Skip to main content

The GDPR: The Raison D'être behind the new regulation

(Image credit: Image source: Shutterstock/Wright Studio)

Dr Guy Bunker, SVP of Products, Clearswift explores the reasons behind why the GDPR is coming into effect and the problems it will solve for individuals and businesses alike.   

The one-year countdown to the European Union’s most significant cross-border data protection regulation is ticking by swiftly. Coming into enforcement from May 2018, the EU General Data Protection Regulation (GDPR) will profoundly alter the way businesses and consumers look at the data they hold. Being informed about why it’s coming into play and what the regulation is solving will help both organisations and individual citizens understand how they should approach data protection, whether this is becoming GDPR compliant or understanding their new data privacy rights.   

Up until the proposed GDPR, businesses operating in the EU worked under inconsistent data protection regulations, varying from country to country. A UK based marketing agency that sent its contact lists to telesales firms in Germany or Spain would have to understand the different data laws of each individual nation and adapt their processes accordingly, in many cases hiring consultants to ensure they complied with the appropriate regulations.   

IT systems support is another common cross-border sector, with many SMEs outsourcing to an external provider. An IT company based in France, providing systems support across the EU would have to allocate additional time and resources to understanding the patchwork of individual national laws for processes such as handling employee data, customer details or even payment transactions. A single, one-stop-shop regulation for all organisations to comply with will not only save time and resources, but will make it easier to conduct business within the EU; according to EU figures, having a blanket law on data protection will save the market an estimated €2.3 billion annually.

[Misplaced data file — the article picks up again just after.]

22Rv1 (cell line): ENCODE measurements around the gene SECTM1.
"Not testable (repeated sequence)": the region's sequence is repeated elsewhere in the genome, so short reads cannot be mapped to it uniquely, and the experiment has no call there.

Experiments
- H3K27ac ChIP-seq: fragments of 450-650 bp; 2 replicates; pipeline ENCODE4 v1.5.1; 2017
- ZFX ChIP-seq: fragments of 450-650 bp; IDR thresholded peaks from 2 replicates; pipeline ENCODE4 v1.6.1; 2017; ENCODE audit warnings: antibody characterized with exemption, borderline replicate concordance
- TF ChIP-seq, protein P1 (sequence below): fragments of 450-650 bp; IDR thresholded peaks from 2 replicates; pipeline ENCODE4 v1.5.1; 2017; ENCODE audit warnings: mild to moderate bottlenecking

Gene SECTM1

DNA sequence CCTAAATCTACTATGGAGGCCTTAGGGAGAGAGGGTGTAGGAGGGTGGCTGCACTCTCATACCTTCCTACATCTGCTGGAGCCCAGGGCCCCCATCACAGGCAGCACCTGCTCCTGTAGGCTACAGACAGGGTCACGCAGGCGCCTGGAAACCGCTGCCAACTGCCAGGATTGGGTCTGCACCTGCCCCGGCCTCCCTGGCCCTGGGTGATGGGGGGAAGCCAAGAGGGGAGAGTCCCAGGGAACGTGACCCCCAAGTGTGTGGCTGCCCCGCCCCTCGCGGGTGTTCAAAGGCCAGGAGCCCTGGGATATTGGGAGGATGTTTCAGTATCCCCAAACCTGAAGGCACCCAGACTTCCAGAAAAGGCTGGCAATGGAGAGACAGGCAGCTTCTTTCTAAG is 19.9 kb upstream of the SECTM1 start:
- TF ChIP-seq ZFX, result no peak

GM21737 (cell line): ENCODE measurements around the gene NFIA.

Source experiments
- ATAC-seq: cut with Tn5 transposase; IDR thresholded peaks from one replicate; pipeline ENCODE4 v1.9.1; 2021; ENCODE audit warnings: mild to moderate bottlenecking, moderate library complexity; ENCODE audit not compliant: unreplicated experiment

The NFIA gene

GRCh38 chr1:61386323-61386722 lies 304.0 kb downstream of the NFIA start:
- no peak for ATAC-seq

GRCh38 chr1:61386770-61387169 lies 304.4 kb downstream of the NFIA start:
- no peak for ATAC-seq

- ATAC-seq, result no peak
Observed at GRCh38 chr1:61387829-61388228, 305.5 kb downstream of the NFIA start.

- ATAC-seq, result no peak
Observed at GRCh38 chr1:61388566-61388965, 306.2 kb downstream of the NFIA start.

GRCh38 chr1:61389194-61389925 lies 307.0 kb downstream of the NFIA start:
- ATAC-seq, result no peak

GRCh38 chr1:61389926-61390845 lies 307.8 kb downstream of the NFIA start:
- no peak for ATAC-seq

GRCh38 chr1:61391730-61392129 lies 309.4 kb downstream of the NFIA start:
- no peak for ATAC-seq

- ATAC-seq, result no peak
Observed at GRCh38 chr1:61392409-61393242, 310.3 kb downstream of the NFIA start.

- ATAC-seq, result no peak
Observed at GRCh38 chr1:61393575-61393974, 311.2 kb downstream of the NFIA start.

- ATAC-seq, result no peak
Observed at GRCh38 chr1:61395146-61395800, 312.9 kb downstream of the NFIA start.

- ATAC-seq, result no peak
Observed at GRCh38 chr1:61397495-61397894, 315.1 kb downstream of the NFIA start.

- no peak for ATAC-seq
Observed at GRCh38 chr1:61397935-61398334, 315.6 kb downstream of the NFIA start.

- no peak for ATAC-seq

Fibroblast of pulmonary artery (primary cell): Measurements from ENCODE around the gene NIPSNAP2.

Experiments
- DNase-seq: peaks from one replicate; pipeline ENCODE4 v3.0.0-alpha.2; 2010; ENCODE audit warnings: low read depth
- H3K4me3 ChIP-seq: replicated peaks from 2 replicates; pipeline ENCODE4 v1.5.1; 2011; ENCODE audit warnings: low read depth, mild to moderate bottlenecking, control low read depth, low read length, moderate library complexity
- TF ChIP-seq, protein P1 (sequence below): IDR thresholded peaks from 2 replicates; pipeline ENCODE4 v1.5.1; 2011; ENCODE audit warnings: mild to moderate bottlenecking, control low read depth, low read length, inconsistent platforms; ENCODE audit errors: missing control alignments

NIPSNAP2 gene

A consistent all-encompassing regulation that reduces demand on company resources is not the only factor behind the introduction of the GDPR. As the constant flow of data transcending national boarders makes adapting to individual laws both difficult and time-consuming, self-regulation has become almost non-existent, with many businesses paying lip service to the ‘guidelines’ provided by countries. Research from PwC’s economic crime survey 2016 reveals that as many as one in five businesses in the UK have not carried out a single fraud assessment in the last two years, despite the fact that fraud and other economic crimes are increasing. With the implementation of the GDPR, organisations will have to demonstrate the systems and processes they have in place to protect customers from fraud. With the threat of a substantial fine looming over their heads if they fail to comply, more organisations will take measures to ensure they have appropriate measures in place to protect their customers from fraud and any other exploitation which could occur.